Imagining Institutions Otherwise: Art, Politics, and State Transformation
Vidi Chiara de Cesari | 2020-2024 | Following the “social turn” in contemporary art, a number of political and cultural theorists have argued that art’s primary function is to “imagine things otherwise” and incite social change.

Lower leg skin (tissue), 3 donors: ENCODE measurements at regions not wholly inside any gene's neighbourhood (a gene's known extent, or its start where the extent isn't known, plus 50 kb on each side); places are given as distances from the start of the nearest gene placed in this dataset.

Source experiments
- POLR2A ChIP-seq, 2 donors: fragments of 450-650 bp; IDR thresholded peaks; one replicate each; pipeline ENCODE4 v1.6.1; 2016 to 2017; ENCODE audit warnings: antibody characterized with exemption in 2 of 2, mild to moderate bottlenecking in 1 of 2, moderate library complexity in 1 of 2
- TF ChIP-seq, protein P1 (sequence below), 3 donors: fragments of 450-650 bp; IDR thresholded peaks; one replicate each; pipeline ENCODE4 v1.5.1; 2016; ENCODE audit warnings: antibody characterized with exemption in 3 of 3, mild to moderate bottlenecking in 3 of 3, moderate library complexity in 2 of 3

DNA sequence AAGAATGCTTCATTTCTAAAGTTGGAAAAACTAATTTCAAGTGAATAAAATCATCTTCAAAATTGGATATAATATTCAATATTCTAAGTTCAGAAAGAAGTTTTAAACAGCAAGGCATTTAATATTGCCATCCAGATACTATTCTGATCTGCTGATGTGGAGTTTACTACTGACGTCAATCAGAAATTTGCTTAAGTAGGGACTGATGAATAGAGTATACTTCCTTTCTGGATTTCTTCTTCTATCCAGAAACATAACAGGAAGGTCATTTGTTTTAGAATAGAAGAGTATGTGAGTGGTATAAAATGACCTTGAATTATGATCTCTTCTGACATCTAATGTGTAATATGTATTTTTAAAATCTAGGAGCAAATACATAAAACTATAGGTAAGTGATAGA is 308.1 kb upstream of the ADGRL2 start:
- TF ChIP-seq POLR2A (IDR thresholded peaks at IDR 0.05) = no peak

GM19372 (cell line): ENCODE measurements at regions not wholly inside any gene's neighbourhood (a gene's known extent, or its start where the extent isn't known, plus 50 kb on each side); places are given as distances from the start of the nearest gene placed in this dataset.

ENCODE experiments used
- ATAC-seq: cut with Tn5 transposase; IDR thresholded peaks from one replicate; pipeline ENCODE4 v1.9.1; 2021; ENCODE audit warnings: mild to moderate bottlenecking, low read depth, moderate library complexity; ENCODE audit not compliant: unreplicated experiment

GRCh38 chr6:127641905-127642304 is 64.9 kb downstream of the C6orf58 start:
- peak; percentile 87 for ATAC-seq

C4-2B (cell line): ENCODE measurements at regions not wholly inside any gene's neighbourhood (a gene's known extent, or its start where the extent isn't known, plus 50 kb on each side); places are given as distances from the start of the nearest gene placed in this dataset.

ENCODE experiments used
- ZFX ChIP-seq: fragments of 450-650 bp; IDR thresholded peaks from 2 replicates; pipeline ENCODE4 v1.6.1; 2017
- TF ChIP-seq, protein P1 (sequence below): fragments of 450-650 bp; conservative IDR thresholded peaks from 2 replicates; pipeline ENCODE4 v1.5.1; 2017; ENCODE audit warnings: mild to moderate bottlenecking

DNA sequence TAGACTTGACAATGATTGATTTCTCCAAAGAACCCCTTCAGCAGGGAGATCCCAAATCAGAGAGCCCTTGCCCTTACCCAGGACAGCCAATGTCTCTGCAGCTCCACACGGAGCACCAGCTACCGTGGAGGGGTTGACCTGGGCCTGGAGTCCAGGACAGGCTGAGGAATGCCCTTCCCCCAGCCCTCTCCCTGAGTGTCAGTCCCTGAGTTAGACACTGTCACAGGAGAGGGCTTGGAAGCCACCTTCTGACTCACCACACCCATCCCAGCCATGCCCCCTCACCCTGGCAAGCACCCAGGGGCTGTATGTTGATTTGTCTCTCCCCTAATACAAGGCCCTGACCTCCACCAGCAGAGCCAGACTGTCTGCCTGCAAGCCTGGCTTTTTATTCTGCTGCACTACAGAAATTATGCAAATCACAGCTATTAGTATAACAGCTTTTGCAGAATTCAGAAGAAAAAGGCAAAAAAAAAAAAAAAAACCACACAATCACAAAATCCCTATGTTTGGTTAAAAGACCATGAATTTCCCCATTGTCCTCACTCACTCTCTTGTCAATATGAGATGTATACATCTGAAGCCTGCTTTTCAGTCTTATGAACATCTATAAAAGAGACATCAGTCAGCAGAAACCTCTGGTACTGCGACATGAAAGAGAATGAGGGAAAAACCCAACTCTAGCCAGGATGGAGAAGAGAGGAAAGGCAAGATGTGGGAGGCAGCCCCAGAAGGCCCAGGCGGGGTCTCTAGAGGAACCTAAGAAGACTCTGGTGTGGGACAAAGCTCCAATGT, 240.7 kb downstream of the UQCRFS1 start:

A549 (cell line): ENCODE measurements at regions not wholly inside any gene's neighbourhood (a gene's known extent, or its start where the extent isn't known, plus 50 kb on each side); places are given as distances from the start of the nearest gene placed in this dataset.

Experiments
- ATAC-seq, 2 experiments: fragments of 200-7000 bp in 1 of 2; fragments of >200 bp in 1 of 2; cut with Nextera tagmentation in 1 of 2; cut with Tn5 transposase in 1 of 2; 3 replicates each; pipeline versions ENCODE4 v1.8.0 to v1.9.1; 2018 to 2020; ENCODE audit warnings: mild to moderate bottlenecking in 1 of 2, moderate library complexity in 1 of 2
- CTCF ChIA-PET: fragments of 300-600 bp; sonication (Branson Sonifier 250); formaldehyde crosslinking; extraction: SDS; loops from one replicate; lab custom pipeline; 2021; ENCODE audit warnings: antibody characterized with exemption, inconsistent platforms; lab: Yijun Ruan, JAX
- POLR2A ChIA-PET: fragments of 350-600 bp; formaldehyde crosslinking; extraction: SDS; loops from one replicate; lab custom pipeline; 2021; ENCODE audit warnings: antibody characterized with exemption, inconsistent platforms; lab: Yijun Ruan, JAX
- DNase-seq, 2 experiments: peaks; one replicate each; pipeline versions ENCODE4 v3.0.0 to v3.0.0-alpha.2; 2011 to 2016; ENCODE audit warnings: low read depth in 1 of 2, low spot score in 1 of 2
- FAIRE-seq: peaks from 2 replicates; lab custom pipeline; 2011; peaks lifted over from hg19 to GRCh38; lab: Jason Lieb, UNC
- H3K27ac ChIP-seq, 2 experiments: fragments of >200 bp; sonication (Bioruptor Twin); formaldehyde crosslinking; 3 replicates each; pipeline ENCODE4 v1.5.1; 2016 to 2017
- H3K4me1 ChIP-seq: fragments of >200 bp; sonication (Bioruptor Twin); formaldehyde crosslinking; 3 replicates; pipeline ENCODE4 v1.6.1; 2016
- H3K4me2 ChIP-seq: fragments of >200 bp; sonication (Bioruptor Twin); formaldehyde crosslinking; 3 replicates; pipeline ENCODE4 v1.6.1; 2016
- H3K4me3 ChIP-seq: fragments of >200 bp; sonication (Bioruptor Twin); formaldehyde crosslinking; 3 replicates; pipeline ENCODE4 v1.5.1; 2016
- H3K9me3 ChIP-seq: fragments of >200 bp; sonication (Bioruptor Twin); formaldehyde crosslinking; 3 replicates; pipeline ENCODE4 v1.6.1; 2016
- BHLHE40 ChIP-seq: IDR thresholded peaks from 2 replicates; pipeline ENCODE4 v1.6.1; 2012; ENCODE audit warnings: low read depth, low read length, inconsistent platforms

Still, despite this theoretical interest in art’s capacity to reconfigure society and politics, there is a dearth of empirical studies showing how this happens in the everyday practices of artists and political movements. Accordingly, this multi-researcher project undertakes a series of ethnographic studies exploring the role of artistic practices in reimagining and transforming societies from below. In particular, IMAGINART explores how artists are reinventing crumbling public institutions. Against the backdrop of state failure, transformation or withdrawal under (post)colonial, postsocialist, and neoliberal conditions, artists are creating “micro-utopias”: alternative spaces of collaboration and cohabitation in which to prefigure new forms of organized collective life. To explore these institutional experiments, IMAGINART focuses on the three case studies of Lebanon/the West Bank, Hungary, and Italy. In these contexts, artistic practice has figured prominently in recent protest movements against state repression, corruption, or neoliberal restructuring.